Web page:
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Rent a cottage on South Uist.

Orasay Inn, Lochcarnan, Isle of South Uist, HS8 5PD, Scotland. Find the best deal, compare prices and read what other travelers have to say at TripAdvisor.

Dark Island Hotel, Liniclate, Isle of Benbecula, HS7 5PJ, Scotland. Find the best deal, compare prices and read what other travelers have to say at TripAdvisor.

South Uist can be accessed from Oban and Barra by ferry and by road from Benbecula and North Uist.

Old South UistOld South Uist: With Eriskay and Benbecula Bill Innes, originally a native of the island of South Uist, presents a delightful collection of photographs of life as it was on South Uist and this is every bit a book about people as it is about place. The author's own wonderful photos from the 1950s and 60s are augmented by images from the Margaret Fay Shaw collection, Kildonan Museum and other sources and many previously unseen images are included. Among the subjects featured are the old car ferry which ran until 2001, the Pollachar Inn, Walter Blaikie, the author(!), seaweed collection, the caschroom, Ian Campbell, Donald MacDonald, the Bute hospital, Daliburgh, Roderick MacDonald (Ruraidh Posta), emigrants leaving in 1923, Angus Maclellan and Donald Macintyre, Ormiclate, Howmore School, Flora Johnstone's seashell-covered cottage in Eochar, the 1936 cattle show. the Creagorry Inn, Benbecula Aerodrome and more.


To the Edge of the Sea: Memoirs of a Crofter's Child A memoir of the author's childhood in the 1940s and 1950s on South Uist. It analyses the hardships of her life up to the end of secondary school, also interweaving the culture, characters and events of the various islands during the era of her story.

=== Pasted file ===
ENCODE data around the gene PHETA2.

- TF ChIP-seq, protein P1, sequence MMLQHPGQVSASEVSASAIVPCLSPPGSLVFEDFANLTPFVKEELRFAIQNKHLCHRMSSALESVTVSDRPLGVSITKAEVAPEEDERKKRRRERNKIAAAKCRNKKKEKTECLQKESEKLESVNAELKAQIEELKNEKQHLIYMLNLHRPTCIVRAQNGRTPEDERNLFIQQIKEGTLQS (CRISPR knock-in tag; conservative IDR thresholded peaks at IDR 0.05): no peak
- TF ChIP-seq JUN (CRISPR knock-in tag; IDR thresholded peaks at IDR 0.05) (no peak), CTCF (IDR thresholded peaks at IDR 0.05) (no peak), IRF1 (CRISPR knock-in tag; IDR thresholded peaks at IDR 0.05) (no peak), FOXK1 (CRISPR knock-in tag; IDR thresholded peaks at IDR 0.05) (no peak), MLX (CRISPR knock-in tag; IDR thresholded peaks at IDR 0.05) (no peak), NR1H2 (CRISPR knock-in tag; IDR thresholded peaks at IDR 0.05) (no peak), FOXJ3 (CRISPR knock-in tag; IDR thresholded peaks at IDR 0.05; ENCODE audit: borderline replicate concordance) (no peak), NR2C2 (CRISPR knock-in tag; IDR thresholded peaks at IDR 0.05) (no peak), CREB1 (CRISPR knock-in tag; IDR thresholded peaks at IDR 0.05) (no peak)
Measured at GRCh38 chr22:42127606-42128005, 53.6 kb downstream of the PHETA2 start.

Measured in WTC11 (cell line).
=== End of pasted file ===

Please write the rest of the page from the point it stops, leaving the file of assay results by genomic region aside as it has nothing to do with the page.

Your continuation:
Folk-songs and Folklore of South Uist.

The Furrow Behind Me Angus MacLellan was regarded throughout his own lifetime as one of Scotland's finest traditional Gaelic storytellers. Reminiscences of his life were first recorded, on tape in Gaelic, in the early years of the 1960s and later transcribed and translated by John Lorne Campbell into this English-language biography. Born in 1869 into a poverty-stricken crofting community on South Uist, Angus MacLellan spent his childhood and his youth with his family before travelling from the island to find work first in the militia and then on the farms of the mainland. His travels came to an end when he returned to assist and eventually to succeed, his parents on their croft on South Uist in 1896. Angus MacLellan's memory for detail and his gift for telling should bring to the reader a vivid picture of a harsh lifestyle encompassing two centuries of dramatic change.

When Piping Was StrongWhen Piping Was Strong: Tradition, Change and the Bagpipe in South Uist Based on documented history and insights of local performers looking back on a lifetime of music making, Joshua Dickson examines the role of piping and pipers within Hebridean custom and how it has changed over the course of time. From this a picture emerges of a dynamic musical tradition which has adapted and survived through centuries of sweeping social change. Overall, this book is a record of the history and aesthetics of the Great Highland Bagpipe in the southern Outer Hebrides from as much of the internal Gaelic perspective as it is possible for an outsider to comprehend. Interviews with local sources were conducted in Gaelic and consideration is given to the context of traditional Gaelic social culture. It therefore fills a gap in Scottish ethnology and piping history often neglected through a lack of impetus among Gaelic-speaking scholars.